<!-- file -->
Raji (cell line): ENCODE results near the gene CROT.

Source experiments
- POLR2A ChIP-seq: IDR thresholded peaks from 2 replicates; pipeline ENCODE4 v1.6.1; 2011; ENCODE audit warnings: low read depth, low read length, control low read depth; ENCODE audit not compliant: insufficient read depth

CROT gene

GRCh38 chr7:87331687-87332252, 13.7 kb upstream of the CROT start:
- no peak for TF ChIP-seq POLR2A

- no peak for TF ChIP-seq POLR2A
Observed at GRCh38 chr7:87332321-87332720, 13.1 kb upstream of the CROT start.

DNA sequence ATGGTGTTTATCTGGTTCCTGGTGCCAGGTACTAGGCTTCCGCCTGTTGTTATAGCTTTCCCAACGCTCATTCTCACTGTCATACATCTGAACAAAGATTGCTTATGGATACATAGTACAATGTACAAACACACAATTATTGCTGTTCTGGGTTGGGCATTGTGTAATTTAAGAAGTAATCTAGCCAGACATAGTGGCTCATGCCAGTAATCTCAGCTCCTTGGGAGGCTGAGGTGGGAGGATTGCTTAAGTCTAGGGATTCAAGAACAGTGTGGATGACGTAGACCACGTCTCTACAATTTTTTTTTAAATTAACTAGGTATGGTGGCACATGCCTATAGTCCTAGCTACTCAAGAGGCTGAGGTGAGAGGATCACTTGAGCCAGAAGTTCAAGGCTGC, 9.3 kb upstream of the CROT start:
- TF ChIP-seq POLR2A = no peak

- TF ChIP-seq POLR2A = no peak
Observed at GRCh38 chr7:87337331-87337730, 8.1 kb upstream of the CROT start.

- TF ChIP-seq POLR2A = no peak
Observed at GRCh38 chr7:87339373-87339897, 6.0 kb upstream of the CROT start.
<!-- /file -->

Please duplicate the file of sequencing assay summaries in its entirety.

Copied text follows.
Raji (cell line): ENCODE results near the gene CROT.

Source experiments
- POLR2A ChIP-seq: IDR thresholded peaks from 2 replicates; pipeline ENCODE4 v1.6.1; 2011; ENCODE audit warnings: low read depth, low read length, control low read depth; ENCODE audit not compliant: insufficient read depth

CROT gene

GRCh38 chr7:87331687-87332252, 13.7 kb upstream of the CROT start:
- no peak for TF ChIP-seq POLR2A

- no peak for TF ChIP-seq POLR2A
Observed at GRCh38 chr7:87332321-87332720, 13.1 kb upstream of the CROT start.

DNA sequence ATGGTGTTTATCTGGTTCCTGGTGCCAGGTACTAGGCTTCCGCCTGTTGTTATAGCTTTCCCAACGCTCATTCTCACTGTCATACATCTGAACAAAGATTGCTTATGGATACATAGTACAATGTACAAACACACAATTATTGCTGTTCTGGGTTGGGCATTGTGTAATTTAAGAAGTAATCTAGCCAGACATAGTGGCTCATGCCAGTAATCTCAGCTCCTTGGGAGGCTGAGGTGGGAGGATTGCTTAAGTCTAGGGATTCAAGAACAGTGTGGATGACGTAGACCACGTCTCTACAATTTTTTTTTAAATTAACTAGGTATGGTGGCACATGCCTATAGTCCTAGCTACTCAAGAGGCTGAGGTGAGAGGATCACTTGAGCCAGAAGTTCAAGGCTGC, 9.3 kb upstream of the CROT start:
- TF ChIP-seq POLR2A = no peak

- TF ChIP-seq POLR2A = no peak
Observed at GRCh38 chr7:87337331-87337730, 8.1 kb upstream of the CROT start.

- TF ChIP-seq POLR2A = no peak
Observed at GRCh38 chr7:87339373-87339897, 6.0 kb upstream of the CROT start.